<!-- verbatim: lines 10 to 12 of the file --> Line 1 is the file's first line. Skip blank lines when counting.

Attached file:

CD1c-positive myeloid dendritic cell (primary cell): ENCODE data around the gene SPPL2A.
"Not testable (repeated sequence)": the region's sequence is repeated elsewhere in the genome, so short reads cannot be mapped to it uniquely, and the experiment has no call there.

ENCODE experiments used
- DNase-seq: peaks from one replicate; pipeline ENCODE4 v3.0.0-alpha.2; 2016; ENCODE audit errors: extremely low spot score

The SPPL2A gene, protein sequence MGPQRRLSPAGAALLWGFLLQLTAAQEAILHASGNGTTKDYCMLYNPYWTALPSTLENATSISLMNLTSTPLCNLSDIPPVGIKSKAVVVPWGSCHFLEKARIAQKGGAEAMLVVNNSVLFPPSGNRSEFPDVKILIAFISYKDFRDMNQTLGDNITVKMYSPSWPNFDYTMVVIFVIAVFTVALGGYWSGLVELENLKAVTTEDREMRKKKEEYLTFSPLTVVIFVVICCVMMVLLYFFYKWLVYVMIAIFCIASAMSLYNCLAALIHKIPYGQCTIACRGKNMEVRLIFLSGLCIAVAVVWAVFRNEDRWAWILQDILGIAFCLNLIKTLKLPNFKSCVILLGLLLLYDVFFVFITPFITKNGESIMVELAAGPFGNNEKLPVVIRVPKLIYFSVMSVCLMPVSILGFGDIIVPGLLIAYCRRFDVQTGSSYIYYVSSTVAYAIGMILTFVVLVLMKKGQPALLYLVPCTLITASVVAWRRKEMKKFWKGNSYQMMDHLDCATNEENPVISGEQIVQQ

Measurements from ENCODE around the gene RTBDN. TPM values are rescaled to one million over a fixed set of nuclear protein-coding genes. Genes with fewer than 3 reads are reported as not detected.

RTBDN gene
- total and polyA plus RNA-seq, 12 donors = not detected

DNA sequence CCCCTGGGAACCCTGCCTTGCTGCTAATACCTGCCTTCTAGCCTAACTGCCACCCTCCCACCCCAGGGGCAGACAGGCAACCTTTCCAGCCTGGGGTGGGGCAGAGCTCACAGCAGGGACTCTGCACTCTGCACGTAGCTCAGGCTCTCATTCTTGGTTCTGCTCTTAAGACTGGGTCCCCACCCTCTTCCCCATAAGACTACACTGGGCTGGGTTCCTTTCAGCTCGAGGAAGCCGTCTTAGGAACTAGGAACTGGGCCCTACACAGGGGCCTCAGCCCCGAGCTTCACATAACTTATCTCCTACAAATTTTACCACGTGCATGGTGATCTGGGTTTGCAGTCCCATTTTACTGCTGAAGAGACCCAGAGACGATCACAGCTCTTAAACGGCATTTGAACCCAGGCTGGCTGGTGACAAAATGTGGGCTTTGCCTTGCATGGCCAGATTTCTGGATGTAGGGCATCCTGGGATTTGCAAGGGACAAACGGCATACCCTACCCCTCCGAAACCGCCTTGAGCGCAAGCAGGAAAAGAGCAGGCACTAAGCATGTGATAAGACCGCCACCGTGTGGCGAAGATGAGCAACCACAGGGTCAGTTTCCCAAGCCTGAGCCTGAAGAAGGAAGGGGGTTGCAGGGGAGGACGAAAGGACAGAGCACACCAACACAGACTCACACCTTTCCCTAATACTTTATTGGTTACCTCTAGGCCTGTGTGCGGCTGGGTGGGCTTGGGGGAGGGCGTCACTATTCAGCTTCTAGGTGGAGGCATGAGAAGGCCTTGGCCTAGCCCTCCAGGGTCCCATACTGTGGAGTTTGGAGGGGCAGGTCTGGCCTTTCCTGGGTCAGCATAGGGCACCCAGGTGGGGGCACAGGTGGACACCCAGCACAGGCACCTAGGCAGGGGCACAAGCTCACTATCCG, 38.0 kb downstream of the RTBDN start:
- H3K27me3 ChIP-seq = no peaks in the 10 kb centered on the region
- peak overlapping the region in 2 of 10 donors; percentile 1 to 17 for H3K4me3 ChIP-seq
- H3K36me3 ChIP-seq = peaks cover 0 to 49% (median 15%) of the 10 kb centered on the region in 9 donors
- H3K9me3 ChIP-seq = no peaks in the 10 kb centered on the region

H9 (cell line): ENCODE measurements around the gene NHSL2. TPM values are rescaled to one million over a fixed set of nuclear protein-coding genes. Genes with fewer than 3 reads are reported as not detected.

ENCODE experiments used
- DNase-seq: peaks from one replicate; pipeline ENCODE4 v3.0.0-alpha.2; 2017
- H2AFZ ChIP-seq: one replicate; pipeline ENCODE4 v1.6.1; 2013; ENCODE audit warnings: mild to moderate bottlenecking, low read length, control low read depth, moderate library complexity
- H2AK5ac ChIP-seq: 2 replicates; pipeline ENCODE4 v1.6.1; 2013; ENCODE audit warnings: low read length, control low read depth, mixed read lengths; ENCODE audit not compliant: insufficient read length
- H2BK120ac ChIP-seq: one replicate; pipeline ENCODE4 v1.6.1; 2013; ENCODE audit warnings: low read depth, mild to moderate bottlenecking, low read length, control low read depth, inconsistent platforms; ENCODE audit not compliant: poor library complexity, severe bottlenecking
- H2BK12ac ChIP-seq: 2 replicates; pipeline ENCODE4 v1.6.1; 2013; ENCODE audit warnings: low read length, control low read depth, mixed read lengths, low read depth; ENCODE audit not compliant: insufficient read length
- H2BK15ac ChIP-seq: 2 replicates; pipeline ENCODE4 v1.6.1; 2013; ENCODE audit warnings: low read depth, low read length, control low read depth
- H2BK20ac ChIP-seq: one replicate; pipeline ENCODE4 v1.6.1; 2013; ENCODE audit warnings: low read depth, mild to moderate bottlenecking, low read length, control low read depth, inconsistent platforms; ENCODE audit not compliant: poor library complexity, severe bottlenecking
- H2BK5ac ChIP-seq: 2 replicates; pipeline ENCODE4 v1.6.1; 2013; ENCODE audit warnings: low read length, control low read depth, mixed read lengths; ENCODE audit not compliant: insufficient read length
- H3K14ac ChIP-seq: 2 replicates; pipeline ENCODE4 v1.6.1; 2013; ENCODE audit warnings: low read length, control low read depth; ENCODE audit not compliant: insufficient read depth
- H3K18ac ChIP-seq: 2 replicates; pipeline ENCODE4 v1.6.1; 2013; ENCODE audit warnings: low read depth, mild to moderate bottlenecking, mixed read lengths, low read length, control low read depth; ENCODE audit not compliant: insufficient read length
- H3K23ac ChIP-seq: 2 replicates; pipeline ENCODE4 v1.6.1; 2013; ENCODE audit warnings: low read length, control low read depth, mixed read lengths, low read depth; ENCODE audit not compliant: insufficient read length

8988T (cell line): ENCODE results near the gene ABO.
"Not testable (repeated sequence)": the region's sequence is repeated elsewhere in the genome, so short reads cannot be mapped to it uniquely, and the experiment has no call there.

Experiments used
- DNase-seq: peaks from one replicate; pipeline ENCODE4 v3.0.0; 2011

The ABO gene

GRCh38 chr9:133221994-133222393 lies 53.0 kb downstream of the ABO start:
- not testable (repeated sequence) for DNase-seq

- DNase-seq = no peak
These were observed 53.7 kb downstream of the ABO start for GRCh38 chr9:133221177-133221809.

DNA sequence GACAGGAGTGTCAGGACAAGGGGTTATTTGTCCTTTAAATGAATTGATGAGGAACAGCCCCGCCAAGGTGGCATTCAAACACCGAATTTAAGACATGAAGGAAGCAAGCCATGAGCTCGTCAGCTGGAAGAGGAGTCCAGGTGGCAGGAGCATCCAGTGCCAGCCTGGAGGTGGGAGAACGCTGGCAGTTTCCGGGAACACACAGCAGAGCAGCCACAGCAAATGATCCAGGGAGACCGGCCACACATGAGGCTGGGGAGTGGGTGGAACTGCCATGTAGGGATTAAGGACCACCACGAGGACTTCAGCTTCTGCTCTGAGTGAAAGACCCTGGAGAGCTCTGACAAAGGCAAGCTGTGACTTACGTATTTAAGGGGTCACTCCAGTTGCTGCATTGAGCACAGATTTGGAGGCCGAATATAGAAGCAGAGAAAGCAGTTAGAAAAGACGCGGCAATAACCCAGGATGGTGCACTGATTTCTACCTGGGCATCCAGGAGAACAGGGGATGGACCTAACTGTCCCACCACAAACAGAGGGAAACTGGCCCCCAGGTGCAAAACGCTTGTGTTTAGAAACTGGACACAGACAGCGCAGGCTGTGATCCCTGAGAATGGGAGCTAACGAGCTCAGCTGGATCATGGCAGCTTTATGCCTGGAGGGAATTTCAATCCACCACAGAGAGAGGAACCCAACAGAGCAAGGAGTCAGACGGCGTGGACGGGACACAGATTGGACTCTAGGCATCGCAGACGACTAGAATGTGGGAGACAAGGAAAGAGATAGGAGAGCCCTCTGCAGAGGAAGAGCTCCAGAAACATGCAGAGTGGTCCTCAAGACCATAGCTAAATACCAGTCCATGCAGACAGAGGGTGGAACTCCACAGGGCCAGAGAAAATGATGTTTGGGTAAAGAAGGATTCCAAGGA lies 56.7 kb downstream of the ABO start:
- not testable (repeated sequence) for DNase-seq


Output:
- H3K27me3 ChIP-seq = no peaks in the 10 kb centered on the region
- peak overlapping the region in 2 of 10 donors; percentile 1 to 17 for H3K4me3 ChIP-seq
- H3K36me3 ChIP-seq = peaks cover 0 to 49% (median 15%) of the 10 kb centered on the region in 9 donors